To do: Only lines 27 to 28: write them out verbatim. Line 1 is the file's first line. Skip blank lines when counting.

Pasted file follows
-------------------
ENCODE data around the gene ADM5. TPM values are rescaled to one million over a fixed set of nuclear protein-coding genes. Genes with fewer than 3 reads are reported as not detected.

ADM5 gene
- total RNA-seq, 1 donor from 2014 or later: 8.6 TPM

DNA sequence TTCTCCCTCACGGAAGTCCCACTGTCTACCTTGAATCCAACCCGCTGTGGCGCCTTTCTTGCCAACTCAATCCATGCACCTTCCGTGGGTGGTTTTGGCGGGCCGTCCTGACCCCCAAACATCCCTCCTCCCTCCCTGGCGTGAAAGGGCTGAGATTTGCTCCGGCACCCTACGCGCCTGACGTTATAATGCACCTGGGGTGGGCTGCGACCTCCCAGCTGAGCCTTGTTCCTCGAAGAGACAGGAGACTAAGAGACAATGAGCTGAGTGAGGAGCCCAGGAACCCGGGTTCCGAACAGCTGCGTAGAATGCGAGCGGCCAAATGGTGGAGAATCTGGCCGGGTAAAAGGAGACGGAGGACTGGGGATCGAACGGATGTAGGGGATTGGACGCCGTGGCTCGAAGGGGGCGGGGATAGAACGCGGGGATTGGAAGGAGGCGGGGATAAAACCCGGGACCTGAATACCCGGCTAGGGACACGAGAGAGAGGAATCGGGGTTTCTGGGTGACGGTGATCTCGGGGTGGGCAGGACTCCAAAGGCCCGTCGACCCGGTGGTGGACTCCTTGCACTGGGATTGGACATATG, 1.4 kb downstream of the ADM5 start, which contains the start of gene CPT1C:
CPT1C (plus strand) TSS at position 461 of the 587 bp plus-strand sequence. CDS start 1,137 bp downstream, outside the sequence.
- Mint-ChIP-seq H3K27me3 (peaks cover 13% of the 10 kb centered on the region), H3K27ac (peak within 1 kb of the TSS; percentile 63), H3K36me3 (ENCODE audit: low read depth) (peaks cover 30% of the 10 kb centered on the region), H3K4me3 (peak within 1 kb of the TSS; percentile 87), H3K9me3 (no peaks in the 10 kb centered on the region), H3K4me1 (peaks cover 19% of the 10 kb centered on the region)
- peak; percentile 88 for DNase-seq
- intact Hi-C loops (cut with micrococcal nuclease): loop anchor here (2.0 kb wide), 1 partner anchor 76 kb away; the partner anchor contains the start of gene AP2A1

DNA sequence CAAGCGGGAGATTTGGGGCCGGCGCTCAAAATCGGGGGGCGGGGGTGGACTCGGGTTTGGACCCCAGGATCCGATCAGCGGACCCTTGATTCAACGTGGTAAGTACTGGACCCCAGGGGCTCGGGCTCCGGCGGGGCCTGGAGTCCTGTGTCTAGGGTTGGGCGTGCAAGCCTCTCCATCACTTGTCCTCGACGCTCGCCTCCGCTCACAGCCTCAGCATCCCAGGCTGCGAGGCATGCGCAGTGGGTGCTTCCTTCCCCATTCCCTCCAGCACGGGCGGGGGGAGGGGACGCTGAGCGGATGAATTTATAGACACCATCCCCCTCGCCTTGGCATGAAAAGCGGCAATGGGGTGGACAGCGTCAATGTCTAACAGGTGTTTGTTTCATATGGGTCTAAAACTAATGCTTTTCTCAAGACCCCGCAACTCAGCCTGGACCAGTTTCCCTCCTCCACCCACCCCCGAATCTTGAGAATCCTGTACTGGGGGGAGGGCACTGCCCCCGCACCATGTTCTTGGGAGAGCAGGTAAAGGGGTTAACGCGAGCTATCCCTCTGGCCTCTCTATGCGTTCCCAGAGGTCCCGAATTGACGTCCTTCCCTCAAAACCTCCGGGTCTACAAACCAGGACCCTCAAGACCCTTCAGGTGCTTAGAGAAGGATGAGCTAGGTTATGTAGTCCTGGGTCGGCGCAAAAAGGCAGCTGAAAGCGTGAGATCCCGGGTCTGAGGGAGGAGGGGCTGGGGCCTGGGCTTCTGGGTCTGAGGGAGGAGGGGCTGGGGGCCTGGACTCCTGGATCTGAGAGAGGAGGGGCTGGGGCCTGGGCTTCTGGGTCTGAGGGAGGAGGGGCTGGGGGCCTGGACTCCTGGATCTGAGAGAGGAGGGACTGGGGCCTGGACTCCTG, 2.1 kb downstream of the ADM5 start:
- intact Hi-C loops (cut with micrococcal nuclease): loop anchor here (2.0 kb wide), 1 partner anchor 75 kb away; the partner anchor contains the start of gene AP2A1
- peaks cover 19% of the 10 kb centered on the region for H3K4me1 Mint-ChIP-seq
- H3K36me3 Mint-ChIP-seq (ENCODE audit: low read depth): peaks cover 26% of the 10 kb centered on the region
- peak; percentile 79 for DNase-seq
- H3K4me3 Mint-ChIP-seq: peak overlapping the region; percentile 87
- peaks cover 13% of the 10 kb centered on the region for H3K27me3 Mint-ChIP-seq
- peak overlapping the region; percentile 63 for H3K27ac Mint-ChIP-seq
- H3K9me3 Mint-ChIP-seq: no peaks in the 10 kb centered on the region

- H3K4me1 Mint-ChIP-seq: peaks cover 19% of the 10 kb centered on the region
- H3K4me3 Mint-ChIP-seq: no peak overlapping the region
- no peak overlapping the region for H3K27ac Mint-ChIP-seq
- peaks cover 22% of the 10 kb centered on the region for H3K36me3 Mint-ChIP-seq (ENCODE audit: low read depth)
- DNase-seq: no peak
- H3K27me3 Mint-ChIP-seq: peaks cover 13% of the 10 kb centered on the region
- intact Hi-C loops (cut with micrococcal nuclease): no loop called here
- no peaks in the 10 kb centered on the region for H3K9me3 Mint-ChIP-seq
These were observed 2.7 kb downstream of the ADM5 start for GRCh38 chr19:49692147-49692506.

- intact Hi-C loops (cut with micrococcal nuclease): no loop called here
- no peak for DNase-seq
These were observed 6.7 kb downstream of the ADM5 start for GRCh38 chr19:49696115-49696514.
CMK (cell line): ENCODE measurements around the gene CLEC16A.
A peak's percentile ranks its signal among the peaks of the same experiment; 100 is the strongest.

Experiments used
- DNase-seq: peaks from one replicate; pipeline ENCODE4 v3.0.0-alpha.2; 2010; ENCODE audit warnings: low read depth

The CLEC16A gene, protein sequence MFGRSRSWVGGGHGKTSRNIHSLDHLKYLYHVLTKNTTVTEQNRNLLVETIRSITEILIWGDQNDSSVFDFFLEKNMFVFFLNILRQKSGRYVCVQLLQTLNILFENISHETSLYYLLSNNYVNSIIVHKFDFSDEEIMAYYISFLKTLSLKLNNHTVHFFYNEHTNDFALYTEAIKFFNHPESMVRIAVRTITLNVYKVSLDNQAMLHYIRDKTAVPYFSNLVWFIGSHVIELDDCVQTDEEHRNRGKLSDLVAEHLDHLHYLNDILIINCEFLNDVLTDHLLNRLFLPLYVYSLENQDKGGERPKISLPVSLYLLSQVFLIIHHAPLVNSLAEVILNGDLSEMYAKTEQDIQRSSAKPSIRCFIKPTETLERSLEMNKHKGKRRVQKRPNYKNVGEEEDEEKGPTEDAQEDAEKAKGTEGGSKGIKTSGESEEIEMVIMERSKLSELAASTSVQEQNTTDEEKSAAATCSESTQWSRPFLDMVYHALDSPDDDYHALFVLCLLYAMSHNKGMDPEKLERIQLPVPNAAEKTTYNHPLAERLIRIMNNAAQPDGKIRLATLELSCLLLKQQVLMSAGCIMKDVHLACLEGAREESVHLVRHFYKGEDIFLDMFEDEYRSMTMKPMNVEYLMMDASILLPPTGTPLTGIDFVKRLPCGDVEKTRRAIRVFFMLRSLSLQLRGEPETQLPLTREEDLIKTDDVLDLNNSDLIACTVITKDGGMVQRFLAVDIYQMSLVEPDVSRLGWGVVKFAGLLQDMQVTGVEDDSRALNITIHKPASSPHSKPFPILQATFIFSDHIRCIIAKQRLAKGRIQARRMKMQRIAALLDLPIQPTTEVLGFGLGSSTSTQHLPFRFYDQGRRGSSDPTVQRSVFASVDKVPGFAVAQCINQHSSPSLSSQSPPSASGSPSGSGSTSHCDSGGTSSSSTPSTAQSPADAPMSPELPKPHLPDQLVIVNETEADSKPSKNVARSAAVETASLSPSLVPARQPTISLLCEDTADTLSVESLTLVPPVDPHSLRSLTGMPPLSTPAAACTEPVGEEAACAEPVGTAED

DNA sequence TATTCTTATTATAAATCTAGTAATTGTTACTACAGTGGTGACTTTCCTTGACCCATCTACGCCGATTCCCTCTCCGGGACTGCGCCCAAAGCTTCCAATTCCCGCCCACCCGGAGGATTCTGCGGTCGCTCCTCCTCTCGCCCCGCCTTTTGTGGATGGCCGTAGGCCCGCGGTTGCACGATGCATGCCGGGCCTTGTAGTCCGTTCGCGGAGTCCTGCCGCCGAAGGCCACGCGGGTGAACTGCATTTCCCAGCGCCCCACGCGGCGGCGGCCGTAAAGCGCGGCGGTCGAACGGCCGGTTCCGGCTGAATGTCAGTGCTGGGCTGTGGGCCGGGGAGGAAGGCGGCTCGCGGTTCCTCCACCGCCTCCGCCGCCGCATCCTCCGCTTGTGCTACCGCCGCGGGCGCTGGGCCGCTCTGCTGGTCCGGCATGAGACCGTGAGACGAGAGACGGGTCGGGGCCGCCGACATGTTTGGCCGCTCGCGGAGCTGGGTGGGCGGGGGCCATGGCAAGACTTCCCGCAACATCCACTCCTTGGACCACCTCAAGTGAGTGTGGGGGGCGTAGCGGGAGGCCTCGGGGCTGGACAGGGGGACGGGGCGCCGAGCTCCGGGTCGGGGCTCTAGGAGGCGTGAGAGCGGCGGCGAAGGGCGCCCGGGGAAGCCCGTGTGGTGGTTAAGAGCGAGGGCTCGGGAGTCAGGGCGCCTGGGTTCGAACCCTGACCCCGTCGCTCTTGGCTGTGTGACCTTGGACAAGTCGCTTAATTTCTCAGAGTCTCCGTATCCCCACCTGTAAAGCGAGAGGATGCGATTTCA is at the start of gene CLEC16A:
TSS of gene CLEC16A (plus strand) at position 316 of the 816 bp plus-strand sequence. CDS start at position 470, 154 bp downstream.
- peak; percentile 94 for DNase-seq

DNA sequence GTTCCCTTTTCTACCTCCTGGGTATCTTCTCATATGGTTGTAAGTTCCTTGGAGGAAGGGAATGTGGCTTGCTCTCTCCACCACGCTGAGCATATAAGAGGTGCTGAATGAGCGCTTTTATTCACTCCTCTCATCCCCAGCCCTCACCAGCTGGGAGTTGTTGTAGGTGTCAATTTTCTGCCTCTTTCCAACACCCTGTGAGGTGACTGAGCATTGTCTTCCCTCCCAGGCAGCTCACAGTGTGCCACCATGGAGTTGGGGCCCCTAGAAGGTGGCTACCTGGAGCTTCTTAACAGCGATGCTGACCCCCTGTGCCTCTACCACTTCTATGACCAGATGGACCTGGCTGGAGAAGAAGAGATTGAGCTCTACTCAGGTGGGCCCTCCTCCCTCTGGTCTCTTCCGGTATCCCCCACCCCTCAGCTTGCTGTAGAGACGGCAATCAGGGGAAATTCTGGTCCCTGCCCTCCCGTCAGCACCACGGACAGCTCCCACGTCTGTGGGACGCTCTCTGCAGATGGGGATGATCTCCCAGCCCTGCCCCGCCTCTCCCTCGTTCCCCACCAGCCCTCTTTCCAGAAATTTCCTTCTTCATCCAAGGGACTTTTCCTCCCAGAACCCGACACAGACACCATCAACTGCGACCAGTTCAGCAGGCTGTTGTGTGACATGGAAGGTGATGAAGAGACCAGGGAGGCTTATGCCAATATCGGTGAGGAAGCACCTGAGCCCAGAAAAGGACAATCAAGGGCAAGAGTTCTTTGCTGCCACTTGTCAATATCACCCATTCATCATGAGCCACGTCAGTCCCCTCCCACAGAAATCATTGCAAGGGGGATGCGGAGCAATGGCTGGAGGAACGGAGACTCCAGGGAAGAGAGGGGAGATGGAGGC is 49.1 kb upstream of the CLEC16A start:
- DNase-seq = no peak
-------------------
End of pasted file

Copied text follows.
- intact Hi-C loops (cut with micrococcal nuclease): no loop called here
- no peak for DNase-seq